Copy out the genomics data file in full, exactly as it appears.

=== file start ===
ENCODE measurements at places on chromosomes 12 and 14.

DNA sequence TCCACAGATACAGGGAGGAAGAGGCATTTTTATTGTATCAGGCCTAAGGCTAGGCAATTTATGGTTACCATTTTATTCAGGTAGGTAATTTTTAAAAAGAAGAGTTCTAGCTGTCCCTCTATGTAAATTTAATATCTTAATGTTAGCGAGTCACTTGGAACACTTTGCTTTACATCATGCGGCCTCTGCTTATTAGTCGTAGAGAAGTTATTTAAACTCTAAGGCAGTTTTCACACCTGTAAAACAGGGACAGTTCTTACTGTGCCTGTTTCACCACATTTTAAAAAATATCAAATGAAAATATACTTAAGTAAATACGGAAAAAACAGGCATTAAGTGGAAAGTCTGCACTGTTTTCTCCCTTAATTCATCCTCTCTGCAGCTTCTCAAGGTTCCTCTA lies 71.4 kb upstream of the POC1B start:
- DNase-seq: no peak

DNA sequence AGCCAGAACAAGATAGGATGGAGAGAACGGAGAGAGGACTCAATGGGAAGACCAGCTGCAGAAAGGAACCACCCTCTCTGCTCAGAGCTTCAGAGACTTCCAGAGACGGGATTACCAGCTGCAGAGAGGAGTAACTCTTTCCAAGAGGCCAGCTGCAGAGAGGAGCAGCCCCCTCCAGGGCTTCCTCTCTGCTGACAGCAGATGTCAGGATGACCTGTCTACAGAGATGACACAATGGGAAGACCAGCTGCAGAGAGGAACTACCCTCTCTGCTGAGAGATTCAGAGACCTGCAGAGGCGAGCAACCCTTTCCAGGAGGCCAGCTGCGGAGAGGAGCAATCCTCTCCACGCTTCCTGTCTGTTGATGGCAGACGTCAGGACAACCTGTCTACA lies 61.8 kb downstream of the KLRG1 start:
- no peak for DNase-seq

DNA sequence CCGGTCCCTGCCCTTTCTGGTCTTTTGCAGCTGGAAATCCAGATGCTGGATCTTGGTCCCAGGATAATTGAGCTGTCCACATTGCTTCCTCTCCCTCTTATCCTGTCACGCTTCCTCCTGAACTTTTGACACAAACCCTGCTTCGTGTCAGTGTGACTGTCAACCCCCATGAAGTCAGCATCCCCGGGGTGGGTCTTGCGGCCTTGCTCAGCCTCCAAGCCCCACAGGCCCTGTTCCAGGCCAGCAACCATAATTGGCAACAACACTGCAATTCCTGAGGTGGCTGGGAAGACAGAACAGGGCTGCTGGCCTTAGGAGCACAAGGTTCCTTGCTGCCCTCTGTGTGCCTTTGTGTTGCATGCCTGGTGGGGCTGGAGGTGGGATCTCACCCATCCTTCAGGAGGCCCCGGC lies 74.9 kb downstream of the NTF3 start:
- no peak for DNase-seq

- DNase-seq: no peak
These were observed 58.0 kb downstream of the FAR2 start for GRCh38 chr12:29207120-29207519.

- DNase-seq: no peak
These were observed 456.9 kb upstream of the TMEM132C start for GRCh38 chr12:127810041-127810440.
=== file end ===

ENCODE measurements at places on chromosomes 12 and 14.

DNA sequence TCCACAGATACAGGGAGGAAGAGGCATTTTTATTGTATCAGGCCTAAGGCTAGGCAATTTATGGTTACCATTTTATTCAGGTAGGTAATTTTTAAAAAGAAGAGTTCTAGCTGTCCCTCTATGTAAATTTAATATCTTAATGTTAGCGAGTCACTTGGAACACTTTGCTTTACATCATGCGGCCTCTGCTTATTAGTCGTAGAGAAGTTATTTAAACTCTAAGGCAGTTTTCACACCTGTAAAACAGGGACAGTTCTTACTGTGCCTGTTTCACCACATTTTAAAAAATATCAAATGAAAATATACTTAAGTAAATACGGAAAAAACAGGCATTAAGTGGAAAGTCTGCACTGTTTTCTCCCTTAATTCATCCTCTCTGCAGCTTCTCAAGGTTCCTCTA lies 71.4 kb upstream of the POC1B start:
- DNase-seq: no peak

DNA sequence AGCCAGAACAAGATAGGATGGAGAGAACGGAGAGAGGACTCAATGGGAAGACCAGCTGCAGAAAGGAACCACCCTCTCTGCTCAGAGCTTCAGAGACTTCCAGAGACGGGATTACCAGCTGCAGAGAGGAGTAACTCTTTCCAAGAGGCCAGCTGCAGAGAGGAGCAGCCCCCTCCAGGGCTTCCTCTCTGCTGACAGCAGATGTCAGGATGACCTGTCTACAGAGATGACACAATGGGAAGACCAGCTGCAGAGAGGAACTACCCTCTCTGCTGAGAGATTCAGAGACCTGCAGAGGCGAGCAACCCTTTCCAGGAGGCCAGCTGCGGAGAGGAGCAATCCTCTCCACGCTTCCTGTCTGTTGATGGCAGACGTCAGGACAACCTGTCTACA lies 61.8 kb downstream of the KLRG1 start:
- no peak for DNase-seq

DNA sequence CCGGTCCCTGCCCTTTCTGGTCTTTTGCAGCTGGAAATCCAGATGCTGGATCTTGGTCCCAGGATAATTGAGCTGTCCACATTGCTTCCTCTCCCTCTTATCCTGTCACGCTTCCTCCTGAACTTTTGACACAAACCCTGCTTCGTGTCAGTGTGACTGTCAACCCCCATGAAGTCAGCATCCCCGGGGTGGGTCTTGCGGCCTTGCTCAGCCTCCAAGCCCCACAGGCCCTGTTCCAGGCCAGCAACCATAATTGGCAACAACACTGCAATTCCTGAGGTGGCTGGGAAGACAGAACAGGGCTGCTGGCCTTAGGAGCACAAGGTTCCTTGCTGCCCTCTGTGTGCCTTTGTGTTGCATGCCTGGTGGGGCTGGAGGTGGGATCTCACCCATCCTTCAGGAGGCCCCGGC lies 74.9 kb downstream of the NTF3 start:
- no peak for DNase-seq

- DNase-seq: no peak
These were observed 58.0 kb downstream of the FAR2 start for GRCh38 chr12:29207120-29207519.

- DNase-seq: no peak
These were observed 456.9 kb upstream of the TMEM132C start for GRCh38 chr12:127810041-127810440.